On Monday evening July 31, and all day Tuesday August 1, the Jewish world observes this year’s onset of the 9th day of the Jewish month of Av, called simply by that name in Hebrew: ט’ באב – Tisha B’Av, the great Fast Day of mourning for what was destroyed and will never be again.
What shall we do with Tisha B’Av, we Jews who live in a time when Israel has been re-established, as flawed as any nation state but still: Jerusalem is rebuilt? There are those who assert that to observe the day of mourning as it was done for two millennia of Exile is wrong, for it ignores the historic change in our own day, in which we have seen the end of forced Exile and the rise of chosen Diaspora. And there are those who insist that we should continue to observe Tisha B’Av as we always have, as a day of Yizkor for all our people who were massacred in the Babylonian destruction, the Roman dispersal, the Crusades, the pogroms, the blood libels…
Our tradition contains this teaching: “When one human being is killed, an entire world – of potential, of offspring, of impact – dies with that person. When a human life is saved, a world is saved.” (Talmud Bavli, Sanhedrin 37a) When Jewish people continue the practice of mourning those long dead and lost, we keep alive the practice of empathy for any human life lost, even those who die in such numbers that the Western mind turns away, numbed. Jews who keep place for mourning fluent in our hearts can demand that we never succumb to such numbness.
There are losses which are in the natural way of things. And there are losses which leave an irreparable hole behind them. Our tradition offers us not only intellectual opportunities for coping with such devastating loss when it happens to us, but also emotional outlets. Such as Tisha B’Av, and the Book of Lamentations we traditionally read on that day.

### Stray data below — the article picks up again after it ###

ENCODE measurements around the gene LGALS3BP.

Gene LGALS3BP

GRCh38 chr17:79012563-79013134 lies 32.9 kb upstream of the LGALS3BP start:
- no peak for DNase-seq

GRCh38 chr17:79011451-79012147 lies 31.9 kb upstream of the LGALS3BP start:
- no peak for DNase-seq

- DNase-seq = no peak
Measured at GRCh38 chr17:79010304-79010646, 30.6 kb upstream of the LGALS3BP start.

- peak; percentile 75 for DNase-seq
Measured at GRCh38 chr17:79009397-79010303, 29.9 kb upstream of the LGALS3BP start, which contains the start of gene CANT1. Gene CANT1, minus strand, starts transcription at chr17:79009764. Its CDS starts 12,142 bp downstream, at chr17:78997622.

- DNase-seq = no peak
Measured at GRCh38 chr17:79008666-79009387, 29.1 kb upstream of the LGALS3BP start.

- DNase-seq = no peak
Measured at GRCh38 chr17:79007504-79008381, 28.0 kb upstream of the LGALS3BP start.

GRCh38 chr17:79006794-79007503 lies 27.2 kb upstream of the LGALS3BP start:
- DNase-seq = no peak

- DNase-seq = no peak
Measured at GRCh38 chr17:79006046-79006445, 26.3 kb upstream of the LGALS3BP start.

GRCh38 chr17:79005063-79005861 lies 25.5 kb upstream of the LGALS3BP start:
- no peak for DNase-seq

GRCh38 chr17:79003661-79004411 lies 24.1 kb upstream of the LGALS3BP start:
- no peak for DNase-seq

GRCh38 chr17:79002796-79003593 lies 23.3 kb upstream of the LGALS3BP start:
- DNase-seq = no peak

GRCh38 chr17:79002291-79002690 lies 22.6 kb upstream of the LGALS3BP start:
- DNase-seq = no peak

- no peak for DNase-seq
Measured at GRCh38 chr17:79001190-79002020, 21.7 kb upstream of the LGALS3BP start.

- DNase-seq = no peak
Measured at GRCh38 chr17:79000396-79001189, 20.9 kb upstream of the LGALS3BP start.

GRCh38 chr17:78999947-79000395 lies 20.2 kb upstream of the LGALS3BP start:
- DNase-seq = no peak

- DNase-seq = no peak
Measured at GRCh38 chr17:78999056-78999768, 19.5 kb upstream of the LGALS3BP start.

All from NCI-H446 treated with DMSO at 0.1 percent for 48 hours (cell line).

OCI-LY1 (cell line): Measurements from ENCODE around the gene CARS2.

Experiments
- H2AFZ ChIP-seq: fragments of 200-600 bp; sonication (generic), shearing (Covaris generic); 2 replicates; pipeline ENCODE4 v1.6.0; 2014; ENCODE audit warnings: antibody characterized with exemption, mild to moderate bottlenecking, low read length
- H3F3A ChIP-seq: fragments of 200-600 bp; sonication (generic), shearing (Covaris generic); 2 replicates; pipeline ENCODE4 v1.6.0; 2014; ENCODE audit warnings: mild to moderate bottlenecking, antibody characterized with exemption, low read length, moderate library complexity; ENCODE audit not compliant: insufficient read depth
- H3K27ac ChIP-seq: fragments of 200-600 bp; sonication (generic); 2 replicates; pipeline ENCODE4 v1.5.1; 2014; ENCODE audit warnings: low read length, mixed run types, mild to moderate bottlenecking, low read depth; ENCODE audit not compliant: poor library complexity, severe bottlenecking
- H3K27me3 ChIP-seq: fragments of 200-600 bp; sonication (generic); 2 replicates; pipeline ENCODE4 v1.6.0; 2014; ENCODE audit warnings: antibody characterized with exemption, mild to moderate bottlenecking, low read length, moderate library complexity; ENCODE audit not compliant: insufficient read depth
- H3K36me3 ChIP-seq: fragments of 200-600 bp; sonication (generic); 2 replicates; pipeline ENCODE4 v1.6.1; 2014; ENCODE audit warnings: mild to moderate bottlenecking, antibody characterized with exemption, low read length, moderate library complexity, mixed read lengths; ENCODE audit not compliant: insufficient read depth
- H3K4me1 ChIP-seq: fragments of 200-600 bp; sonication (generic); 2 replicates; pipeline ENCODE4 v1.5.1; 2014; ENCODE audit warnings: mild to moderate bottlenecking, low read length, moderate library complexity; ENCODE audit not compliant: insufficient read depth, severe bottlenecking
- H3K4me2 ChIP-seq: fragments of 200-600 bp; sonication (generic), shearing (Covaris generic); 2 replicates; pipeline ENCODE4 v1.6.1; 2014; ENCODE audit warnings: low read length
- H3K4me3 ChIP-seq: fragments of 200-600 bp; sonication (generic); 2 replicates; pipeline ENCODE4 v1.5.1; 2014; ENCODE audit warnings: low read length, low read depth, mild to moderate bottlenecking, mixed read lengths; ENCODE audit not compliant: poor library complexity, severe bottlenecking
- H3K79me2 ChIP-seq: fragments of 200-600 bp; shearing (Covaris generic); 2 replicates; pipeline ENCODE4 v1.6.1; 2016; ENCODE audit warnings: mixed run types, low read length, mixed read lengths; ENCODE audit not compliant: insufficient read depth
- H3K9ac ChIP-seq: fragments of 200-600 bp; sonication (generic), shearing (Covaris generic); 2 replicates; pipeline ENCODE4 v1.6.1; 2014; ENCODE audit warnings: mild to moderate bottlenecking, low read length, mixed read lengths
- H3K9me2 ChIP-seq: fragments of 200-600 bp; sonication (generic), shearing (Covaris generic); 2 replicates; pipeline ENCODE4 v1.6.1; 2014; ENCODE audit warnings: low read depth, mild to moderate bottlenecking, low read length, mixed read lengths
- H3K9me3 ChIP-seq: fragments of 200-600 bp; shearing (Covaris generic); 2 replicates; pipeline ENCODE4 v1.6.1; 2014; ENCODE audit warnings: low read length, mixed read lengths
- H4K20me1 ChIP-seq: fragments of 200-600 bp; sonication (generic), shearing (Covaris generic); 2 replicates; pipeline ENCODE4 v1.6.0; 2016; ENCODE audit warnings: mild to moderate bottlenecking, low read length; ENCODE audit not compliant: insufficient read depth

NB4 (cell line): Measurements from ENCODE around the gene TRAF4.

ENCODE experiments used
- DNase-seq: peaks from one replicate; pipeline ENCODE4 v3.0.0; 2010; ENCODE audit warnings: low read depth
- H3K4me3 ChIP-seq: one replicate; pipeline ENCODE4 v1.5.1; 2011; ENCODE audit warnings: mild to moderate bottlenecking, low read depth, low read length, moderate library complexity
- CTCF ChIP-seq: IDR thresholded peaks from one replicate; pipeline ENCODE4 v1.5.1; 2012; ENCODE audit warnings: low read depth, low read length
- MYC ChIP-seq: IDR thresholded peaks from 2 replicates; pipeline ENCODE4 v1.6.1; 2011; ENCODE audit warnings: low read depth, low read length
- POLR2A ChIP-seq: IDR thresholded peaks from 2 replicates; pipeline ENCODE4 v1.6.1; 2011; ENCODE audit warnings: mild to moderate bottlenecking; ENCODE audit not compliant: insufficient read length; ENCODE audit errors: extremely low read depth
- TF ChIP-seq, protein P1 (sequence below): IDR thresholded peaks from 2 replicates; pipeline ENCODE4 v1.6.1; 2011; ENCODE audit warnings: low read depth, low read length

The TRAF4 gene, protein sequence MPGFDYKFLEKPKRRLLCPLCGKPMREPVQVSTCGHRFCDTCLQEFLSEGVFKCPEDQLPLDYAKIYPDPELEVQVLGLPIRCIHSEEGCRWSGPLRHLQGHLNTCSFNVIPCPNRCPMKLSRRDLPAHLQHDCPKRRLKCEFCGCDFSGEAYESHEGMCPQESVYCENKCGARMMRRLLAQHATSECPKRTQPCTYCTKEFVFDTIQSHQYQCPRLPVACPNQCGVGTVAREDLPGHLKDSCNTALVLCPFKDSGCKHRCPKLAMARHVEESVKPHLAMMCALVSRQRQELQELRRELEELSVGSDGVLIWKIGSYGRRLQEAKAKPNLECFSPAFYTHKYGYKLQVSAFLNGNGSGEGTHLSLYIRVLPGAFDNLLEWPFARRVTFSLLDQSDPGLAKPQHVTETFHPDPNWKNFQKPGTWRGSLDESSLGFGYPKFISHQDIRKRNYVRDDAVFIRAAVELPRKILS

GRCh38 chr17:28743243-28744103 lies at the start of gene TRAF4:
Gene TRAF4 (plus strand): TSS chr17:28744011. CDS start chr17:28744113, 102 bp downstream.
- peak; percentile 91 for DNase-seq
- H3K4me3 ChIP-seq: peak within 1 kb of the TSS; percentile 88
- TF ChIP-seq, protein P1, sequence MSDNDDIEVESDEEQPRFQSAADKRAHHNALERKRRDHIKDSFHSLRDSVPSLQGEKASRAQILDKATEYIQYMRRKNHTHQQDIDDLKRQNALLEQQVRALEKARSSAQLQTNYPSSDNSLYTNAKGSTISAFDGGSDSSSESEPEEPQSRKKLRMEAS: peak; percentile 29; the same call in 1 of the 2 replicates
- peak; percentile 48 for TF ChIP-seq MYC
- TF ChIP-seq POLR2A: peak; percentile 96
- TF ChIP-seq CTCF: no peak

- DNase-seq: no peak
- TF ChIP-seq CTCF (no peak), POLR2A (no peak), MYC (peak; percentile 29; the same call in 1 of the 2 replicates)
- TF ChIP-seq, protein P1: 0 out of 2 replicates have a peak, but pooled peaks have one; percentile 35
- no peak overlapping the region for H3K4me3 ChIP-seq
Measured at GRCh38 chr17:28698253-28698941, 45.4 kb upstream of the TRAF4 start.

The empty chair at the Seder table. The end of a certain melody in the room. The hand one reaches for, the hug the body leans in for, before memory corrects for death. The dried up lake, the torn down house, the missing tree.
This is how death
came to the old tree:
in a cold bolt, a single
thrust from a cloud,
in a tearing away of bark
and limbs, a piercing
of much that was necessary.
We had no choice then
but to cut it down–a pine
of great height, that knew much
about weather and small life.
It had been here longer
than any of us. And now
there is a hole in the sky.
Jane Flanders, “Testimony”
We are an optimistic people, teaching our children to believe in a perfectible world and, as Anne Frank put it, goodness in the heart of every human being. Optimism has served us well or we would not still exist. But the mystics reminds us that optimism cannot be used to shut out the unpleasant which is also a part of life, or our lives and souls will not be whole. Tisha B’Av offers us space for the sadness that comes to every life. It offers us the chance to maintain Jewish fluency in dealing with mourning – a useful corrective to the Western emphasis on winning, and on the kind of happiness that is falsely and corrosively held up on too many social media sites, a pathetically useless shield against the inevitability of pain.
At a funeral, we take time to weep, and then, in natural time, move forward. On Tisha B’Av, our people mourns as a people – the more honestly, the more likely we will move forward as a people. Individual Jews (and those who love them) who need a space where it’s okay to be silent, to be sad, to cry, are welcome to explore the personal along with the communal. The embrace of our people and its emotional depth is sufficient for both.
Tisha B’Av challenges us to grapple with that which is not happy, not easy, and not comfortable, and to consider trying on the statement I am responsible in some part for the evil of the world. It’s a powerful evocation of everything that’s wrong with our society right now, with the extra sadness that comes with realizing how many generations we have suffered the same human mistakes, the same evil. We as a community of human beings are part of this. And we as a community can do better.
It is a well known truth that people do not act upon a situation unless they feel that they “own” it in some way. Jewish tradition teaches that we were put upon this earth to own it in precisely this way: it touches us, it affects us, we are not separate from it. Coming to terms with this ownership, this responsibility, opens us not only to guilt over what is wrong, but hope that we can influence and nurture what is right.
And so at the end of Tisha B’Av we will see the Jewish antidote to despair: when contemplating the world and all its hurt, keep putting one foot in front of the other, keep looking for mitzvot to do to raise up the world and us in it. Although the holes will remain, consolation will come. It will.
Hazak v’nit’hazek, be strong and let us strengthen each other.